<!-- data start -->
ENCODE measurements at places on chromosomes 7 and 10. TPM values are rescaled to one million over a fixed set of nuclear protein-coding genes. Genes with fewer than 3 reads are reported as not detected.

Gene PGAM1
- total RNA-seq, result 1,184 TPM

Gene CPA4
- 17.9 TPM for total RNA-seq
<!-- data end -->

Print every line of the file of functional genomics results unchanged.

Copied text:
ENCODE measurements at places on chromosomes 7 and 10. TPM values are rescaled to one million over a fixed set of nuclear protein-coding genes. Genes with fewer than 3 reads are reported as not detected.

Gene PGAM1
- total RNA-seq, result 1,184 TPM

Gene CPA4
- 17.9 TPM for total RNA-seq